Saudi Intelligence Chief Replaced

Bandar bin Sultan came under criticism for supporting al Qaida, prompting King Abdallah to wrest Syria operations away from him in February, handing them to Interior Minister Prince Mohammed bin Nayef More

Poetry Magazine editor Don Share talks what makes a good poem with VOA's David Byrd

What makes a good poem? And is poetry as viable an art form as it once was? To find out, VOA's David Byrd spoke to Don Share, the editor of Poetry Magazine. More

This forum has been closed.
Comments
     
There are no comments in this forum. Be first and add one

Featured Videos

Your JavaScript is turned off or you have an old version of Adobe's Flash Player. Get the latest Flash player.
Google Buys Drone Companyi
|| 0:00:00
...
 
🔇
X
George Putic
April 15, 2014
In its latest purchase of high-tech companies, Google has acquired a manufacturer of solar-powered drones that can stay in the air almost indefinitely, relaying broadband Internet connection to remote areas. It is seen as yet another step in the U.S. based Web giant’s bid to bring Internet to the whole world. VOA’s George Putic reports.
Video

Video Google Buys Drone Company

In its latest purchase of high-tech companies, Google has acquired a manufacturer of solar-powered drones that can stay in the air almost indefinitely, relaying broadband Internet connection to remote areas. It is seen as yet another step in the U.S. based Web giant’s bid to bring Internet to the whole world. VOA’s George Putic reports.
Video

Video Ray Bonneville Sings the Blues and More on New CD

Singer/songwriter Ray Bonneville has released a new CD called “Easy Gone” with music that reflects his musical and personal journey from French-speaking Canada to his current home in Austin,Texas. The eclectic artist’s fan base extends from Texas to various parts of North America and Europe. VOA’s Greg Flakus reports from Austin.
Video

Video Millions Labor in Pakistan's Informal Economy

The World Bank says that in Pakistan, roughly 70 percent work in the so-called informal sector, a part of the economy that is unregulated and untaxed. VOA's Sharon Behn reports from Islamabad on how the informal sector impact's the Pakistani economy.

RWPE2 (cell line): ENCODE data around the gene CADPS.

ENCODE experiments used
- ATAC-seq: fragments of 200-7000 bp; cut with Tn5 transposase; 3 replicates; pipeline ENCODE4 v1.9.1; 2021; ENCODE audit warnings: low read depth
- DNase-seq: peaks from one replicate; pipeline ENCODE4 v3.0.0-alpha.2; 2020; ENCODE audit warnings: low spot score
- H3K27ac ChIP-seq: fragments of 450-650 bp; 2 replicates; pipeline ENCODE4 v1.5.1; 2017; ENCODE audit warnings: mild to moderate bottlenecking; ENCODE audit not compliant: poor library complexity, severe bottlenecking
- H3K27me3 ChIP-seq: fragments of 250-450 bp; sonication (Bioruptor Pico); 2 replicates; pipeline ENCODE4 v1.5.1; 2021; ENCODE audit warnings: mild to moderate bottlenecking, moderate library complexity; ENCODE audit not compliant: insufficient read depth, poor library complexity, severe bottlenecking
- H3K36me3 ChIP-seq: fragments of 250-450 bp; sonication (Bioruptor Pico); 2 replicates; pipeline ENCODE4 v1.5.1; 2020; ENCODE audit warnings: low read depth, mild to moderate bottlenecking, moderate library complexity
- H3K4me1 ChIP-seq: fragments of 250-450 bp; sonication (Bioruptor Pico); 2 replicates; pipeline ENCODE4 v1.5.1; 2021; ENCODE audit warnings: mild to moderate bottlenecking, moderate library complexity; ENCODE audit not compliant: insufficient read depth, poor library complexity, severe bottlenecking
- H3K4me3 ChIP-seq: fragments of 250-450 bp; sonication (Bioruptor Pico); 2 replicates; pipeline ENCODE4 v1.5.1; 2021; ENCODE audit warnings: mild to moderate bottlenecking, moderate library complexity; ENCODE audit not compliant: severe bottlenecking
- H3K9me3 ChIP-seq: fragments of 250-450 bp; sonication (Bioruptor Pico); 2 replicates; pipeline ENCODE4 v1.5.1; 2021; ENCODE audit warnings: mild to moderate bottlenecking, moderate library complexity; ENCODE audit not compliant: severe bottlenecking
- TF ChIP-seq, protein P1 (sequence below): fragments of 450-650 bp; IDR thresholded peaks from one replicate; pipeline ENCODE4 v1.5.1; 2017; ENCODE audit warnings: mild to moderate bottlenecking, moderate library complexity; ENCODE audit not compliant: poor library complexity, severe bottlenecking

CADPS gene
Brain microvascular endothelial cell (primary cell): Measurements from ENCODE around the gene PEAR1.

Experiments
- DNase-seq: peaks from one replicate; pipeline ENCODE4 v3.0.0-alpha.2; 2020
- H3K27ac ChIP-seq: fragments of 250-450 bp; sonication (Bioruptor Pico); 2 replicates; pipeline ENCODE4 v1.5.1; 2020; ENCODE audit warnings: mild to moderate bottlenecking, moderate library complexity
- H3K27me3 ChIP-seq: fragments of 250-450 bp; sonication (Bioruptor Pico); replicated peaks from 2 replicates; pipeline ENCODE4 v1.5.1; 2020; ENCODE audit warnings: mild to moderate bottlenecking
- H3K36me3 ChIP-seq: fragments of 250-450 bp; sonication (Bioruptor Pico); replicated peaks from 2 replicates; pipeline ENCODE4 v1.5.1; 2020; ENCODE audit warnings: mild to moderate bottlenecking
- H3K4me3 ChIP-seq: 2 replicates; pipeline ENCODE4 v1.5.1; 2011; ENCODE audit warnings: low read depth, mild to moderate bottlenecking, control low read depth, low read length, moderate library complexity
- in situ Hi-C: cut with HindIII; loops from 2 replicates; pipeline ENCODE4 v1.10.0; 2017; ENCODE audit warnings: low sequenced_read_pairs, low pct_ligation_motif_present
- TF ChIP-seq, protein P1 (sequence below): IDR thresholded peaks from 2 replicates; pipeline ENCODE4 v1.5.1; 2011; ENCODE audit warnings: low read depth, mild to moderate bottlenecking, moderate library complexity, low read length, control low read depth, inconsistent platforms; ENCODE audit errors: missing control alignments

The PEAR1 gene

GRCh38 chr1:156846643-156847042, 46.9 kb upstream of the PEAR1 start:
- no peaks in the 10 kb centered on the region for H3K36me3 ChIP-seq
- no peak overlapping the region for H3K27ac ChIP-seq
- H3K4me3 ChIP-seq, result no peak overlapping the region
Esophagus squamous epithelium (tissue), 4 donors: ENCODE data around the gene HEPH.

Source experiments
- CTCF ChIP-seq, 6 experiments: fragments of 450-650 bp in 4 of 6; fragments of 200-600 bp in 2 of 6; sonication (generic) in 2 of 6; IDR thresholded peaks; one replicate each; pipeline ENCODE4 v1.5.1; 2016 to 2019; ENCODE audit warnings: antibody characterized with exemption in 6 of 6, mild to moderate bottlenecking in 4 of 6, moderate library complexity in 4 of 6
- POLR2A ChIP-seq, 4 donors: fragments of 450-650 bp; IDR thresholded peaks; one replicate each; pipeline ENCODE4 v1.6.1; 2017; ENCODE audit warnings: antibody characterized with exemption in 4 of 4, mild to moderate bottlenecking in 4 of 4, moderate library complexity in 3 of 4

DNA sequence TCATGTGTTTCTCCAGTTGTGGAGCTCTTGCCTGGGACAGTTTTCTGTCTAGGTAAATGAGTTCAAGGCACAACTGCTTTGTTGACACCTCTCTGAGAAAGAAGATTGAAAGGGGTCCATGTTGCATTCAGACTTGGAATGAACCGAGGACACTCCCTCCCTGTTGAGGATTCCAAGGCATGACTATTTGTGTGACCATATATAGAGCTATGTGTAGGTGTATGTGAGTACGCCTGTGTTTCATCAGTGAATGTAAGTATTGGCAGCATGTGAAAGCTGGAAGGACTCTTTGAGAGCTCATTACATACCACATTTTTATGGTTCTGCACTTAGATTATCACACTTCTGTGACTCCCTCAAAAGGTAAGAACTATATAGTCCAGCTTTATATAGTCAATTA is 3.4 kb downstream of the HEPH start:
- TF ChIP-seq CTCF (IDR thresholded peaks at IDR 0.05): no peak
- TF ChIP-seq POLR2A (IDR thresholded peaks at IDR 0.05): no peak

Video

Video Passover Celebrates Liberation from Bondage

Jewish people around the world are celebrating Passover, a commemoration of their liberation from slavery in Egypt more than 3,300 years ago. According to scripture, God helped the Jews, led by Moses, escape bondage in Egypt and cross the Red Sea into the desert. Zlatica Hoke reports that the story of the Jewish Exodus resonates with other people trying to escape slave-like conditions.
Video

Video Police Pursue Hate Crime Charges Against Kansas Shooting Suspect

Prosecutors are sifting through the evidence in the wake of Sunday’s shootings in a suburb of Kansas City, Missouri that left three people dead. A suspect in the shootings taken into custody is a white supremacist. As VOA’s Kane Farabaugh reports, he was well-known to law enforcement agencies and human rights groups alike.
Video

Video In Eastern Ukraine, Pro-unity Activists Emerge from Shadows

Amid the pro-Russian uprisings in eastern Ukraine, there is a large body of activists who support Ukrainian unity and reject Russian intervention. Their activities have remained largely underground, but they are preparing to take on their pro-Moscow opponents, as Henry Ridgwell reports from the eastern city of Donetsk.
Video

Video Basket Maker’s Skills Have World Reach

A prestigious craft show in the U.S. capital offers one-of-a-kind creations by more than 120 artists working in a variety of media. As VOA’s Julie Taboh reports from Washington, one artist lucky enough to be selected says sharing her skills with women overseas is just as significant.
Video

Video UN Report Urges Speedier Action to Avoid Climate Disaster

A new United Nations report says the world must switch from fossil fuels to cleaner energy sources to control the effects of climate change. The Intergovernmental Panel on Climate Change released the report (Sunday) following a meeting of scientists and government representatives in Berlin. The comprehensive review follows two recent IPCC reports that detail the certainty of climate change, its impacts and in this most recent report what to do about it. VOA’s Rosanne Skirble has the details.
AppleAndroid